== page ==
Slutzky said he wanted to modify the first recommendation to obtain legal advice to determine whether studying a full restorative dredging would trigger regulatory review.  He asked Council if they could support adopting the task force’s recommendations with that amendment. Norris responded that Council was concerned about the language in the sixth recommendation on dredging.

Towards the end of the meeting, Slutzky asked Norris what the City wants to happen in addition to the task force’s recommendations. Norris responded that he would like to see a new bathymetric study, and he would like “to spend some money” to investigate disposal sites. Slutzky asked Norris to be more specific so the RWSA could have clear direction.

Huja said the RWSA should

consider the RFP that was prepared for it in June 2008

. County Executive Bob Tucker suggested that the City further study the RFP to determine if it meets their needs. Rooker said that the RFP would not provide a cost estimate unless contractors submitted bids. Norris acknowledged that it would not provide exact numbers.

Thomas said the City would be right to nail down the cost of the storage site, but said that a conducting a full dredging study could mislead the public into thinking that both the County and City agreed that dredging should take place.

Brown suggested amending the sixth bullet to allow the possibility of studying for large-scale dredging. In particular, to see if there are any physical or regulatory obstacles to a full restorative dredging.

Huja said that the cost of doing a study was “not a big deal” compared to the cost of implementing the adopted plan. Slutzky agreed, but said it was worth doing the regulatory and legal investigations first in order.

“I have a suspicion that once we answer the expanded version of the first bullet, we’re going to realize that changing that permit doesn’t take much to trigger the risk of going back to the James River [option],” Slutzky said.

That prompted Huja to say he supports the adopted plan, but just wants additional information to “reassure us that it’s the right decision.”

RWSA Executive Director, Tom Frederick

Frederick said the

June 2008 RFP called for a series of studies

similar to what dredging firm Gahagan and Bryant had recommended when there appeared before the community in May 2008.  While Gahagan and Bryant suggested they could do the work for $275,000, Frederick said the only way to get a true cost estimate would be to issue an RFP.

Palmer asked Councilors if she was correct in thinking that they supported the adopted plan, but just wanted to get more information on the costs of dredging.

“I fully support the basic framework of the water supply plan, but I do think the water supply plan is not prescriptive. The water supply plan is permissive. It does not say we cannot do dredging. In fact, the water supply plan allows for the possibility of dredging. The water supply plan does not say we have to build a 45-foot dam. It says we can build up to 45 feet. Now, there’s a legitimate question about if we tweak any of these numbers, does that make us have to go back to square one on the permit? And I totally agree that question needs to be addressed. I fully support the new pipeline. I fully support the idea of linking the two reservoirs and improving the infrastructure, but I think there are some pieces that we’ve already agreed to study and this is the last piece that needs to fall into place and once all these pieces are in place we can actually start implementing the water supply plan,” Norris said.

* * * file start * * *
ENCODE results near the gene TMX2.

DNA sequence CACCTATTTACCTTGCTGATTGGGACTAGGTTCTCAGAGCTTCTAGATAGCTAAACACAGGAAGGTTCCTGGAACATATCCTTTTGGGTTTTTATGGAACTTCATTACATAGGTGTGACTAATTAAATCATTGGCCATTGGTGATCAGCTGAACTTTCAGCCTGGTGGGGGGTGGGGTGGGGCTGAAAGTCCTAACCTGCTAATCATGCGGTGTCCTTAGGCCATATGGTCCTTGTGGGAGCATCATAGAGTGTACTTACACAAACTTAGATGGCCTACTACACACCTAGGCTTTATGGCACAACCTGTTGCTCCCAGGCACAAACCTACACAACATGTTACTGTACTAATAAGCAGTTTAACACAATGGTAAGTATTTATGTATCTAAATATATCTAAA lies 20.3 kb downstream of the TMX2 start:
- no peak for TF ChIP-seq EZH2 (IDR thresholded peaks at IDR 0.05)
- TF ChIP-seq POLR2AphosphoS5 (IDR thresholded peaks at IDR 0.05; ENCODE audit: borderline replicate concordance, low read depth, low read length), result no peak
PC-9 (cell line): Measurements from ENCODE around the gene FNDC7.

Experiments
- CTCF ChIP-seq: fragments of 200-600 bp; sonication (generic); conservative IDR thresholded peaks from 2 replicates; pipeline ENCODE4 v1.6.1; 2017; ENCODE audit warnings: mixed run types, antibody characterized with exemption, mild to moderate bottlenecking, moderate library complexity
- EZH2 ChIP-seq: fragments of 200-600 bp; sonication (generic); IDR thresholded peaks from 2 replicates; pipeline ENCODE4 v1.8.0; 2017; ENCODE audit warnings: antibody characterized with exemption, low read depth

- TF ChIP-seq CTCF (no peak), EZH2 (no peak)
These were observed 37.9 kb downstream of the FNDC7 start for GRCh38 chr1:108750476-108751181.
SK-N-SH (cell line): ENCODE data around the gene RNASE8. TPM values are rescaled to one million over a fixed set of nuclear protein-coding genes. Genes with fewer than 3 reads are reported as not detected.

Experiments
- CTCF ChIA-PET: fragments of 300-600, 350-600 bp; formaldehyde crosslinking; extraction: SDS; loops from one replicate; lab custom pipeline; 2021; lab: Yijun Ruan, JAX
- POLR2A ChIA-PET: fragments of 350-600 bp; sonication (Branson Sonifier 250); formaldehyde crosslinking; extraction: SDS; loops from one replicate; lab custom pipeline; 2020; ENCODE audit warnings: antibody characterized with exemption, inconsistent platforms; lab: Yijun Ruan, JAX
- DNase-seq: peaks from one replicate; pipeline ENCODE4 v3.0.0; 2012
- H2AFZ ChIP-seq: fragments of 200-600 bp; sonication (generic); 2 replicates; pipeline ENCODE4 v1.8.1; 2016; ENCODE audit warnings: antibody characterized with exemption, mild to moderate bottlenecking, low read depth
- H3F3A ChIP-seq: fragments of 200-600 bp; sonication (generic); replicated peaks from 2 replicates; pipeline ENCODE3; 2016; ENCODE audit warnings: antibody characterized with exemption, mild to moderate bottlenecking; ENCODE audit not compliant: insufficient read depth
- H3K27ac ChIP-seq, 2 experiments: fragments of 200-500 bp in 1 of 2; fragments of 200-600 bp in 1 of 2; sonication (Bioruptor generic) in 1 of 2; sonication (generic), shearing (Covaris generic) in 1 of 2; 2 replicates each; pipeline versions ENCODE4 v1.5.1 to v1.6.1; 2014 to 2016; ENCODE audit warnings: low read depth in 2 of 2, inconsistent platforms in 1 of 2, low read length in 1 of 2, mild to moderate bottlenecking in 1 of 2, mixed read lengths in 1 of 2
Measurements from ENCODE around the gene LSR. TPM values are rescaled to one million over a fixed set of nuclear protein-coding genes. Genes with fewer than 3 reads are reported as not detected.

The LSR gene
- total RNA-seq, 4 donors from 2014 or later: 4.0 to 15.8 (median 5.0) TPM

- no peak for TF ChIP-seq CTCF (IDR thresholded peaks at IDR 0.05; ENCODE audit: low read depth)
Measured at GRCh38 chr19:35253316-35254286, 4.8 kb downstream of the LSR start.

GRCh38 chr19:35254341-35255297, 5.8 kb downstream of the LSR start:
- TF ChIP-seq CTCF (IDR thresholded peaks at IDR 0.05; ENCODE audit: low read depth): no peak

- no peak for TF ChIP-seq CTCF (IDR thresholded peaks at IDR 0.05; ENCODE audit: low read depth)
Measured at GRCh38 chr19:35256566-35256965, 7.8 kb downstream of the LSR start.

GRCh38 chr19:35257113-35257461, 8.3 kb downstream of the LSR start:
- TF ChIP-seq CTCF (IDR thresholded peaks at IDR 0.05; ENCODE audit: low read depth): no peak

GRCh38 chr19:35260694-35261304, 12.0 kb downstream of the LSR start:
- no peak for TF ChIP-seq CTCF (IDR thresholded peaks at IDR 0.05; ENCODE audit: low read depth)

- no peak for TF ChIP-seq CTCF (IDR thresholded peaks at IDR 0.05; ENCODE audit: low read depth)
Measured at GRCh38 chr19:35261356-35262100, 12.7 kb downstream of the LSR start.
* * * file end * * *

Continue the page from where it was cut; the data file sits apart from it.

Slutzky recommended that the four Boards adopt the first five recommendations, and suggested that City Council review the RFP for dredging studies and recommend their own RFP.

“If it proves to be the case that we learn from this first bullet as modified that tweaking the water supply plan is more problematic then perhaps you first thought, you may well shift in your thinking to looking at dredging through a different lens which is the lens of what about the long-term water storage capacity and what about the other community benefits?” Slutzky said.

Norris said he had no problem with what Slutzky recommended.  Thomas wanted Frederick to confirm that he had clear direction on what the amended bullet meant. He phrased the question as: “What are the legal implications of modifications to the water supply plan?” Frederick said he was okay with that, but pointed out that any legal advice received would be privileged information given to the RWSA Board.

Don Wagner of the ACSA said his board did not want County ratepayers to pay for additional studies, given that the adopted plan meets the water supply needs for the next 50 years.

Huja asked if the City could wait to vote on the motion until it had prepared its version of the RFP.  Slutzky said he thought it was a good idea to move ahead and get the legal advice as soon as possible, and that the City Council could decide for itself how to proceed. Huja still resisted and said he thought the matter could wait another 30 days. Norris explained to him that the City’s position was being respected.

“Everybody understands that if the City is not behind the water supply plan, the path forward is not going to happen,” Norris said.

After all parties independently adopted a motion supporting the first five recommendations, as modified, RWSA Chair Mike Gaffney said that his agency would diligently pursue the legal questions as soon as possible. City Council’s motion included the added stipulation that the City would review the

2008 dredging RFP

and amend it for further consideration by the other boards. Gaffney urged the City to proceed with its study of the dredging RFPs as quickly possible.

Sean Tubbs & Brian Wheeler